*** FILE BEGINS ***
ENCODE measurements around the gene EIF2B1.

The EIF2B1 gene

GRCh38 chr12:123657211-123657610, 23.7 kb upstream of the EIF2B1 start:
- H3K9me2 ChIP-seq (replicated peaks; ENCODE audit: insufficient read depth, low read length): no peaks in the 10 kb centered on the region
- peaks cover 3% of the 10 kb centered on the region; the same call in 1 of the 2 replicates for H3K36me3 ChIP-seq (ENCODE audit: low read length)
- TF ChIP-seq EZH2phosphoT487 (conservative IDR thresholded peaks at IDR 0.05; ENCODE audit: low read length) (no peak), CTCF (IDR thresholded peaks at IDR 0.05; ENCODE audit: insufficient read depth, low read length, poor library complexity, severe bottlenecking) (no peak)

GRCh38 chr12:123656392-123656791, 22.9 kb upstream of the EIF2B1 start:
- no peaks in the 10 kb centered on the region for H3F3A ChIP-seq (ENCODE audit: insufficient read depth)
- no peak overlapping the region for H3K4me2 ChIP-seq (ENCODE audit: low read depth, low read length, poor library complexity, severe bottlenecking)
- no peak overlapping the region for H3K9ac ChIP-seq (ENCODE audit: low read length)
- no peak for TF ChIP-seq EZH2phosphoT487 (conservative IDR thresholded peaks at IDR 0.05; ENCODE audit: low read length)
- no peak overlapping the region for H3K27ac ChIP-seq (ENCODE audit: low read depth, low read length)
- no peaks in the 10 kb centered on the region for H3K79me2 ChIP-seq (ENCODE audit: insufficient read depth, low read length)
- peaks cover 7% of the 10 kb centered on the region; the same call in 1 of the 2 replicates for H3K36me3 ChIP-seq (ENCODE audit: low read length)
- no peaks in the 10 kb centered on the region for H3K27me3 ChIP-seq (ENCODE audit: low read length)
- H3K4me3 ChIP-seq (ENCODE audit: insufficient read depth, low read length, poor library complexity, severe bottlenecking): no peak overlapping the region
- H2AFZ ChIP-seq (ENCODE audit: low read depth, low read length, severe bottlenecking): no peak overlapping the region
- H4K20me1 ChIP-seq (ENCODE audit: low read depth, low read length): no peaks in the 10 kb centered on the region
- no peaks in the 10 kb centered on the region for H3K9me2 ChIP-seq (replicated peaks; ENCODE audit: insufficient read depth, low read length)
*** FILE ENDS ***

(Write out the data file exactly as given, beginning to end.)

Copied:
ENCODE measurements around the gene EIF2B1.

The EIF2B1 gene

GRCh38 chr12:123657211-123657610, 23.7 kb upstream of the EIF2B1 start:
- H3K9me2 ChIP-seq (replicated peaks; ENCODE audit: insufficient read depth, low read length): no peaks in the 10 kb centered on the region
- peaks cover 3% of the 10 kb centered on the region; the same call in 1 of the 2 replicates for H3K36me3 ChIP-seq (ENCODE audit: low read length)
- TF ChIP-seq EZH2phosphoT487 (conservative IDR thresholded peaks at IDR 0.05; ENCODE audit: low read length) (no peak), CTCF (IDR thresholded peaks at IDR 0.05; ENCODE audit: insufficient read depth, low read length, poor library complexity, severe bottlenecking) (no peak)

GRCh38 chr12:123656392-123656791, 22.9 kb upstream of the EIF2B1 start:
- no peaks in the 10 kb centered on the region for H3F3A ChIP-seq (ENCODE audit: insufficient read depth)
- no peak overlapping the region for H3K4me2 ChIP-seq (ENCODE audit: low read depth, low read length, poor library complexity, severe bottlenecking)
- no peak overlapping the region for H3K9ac ChIP-seq (ENCODE audit: low read length)
- no peak for TF ChIP-seq EZH2phosphoT487 (conservative IDR thresholded peaks at IDR 0.05; ENCODE audit: low read length)
- no peak overlapping the region for H3K27ac ChIP-seq (ENCODE audit: low read depth, low read length)
- no peaks in the 10 kb centered on the region for H3K79me2 ChIP-seq (ENCODE audit: insufficient read depth, low read length)
- peaks cover 7% of the 10 kb centered on the region; the same call in 1 of the 2 replicates for H3K36me3 ChIP-seq (ENCODE audit: low read length)
- no peaks in the 10 kb centered on the region for H3K27me3 ChIP-seq (ENCODE audit: low read length)
- H3K4me3 ChIP-seq (ENCODE audit: insufficient read depth, low read length, poor library complexity, severe bottlenecking): no peak overlapping the region
- H2AFZ ChIP-seq (ENCODE audit: low read depth, low read length, severe bottlenecking): no peak overlapping the region
- H4K20me1 ChIP-seq (ENCODE audit: low read depth, low read length): no peaks in the 10 kb centered on the region
- no peaks in the 10 kb centered on the region for H3K9me2 ChIP-seq (replicated peaks; ENCODE audit: insufficient read depth, low read length)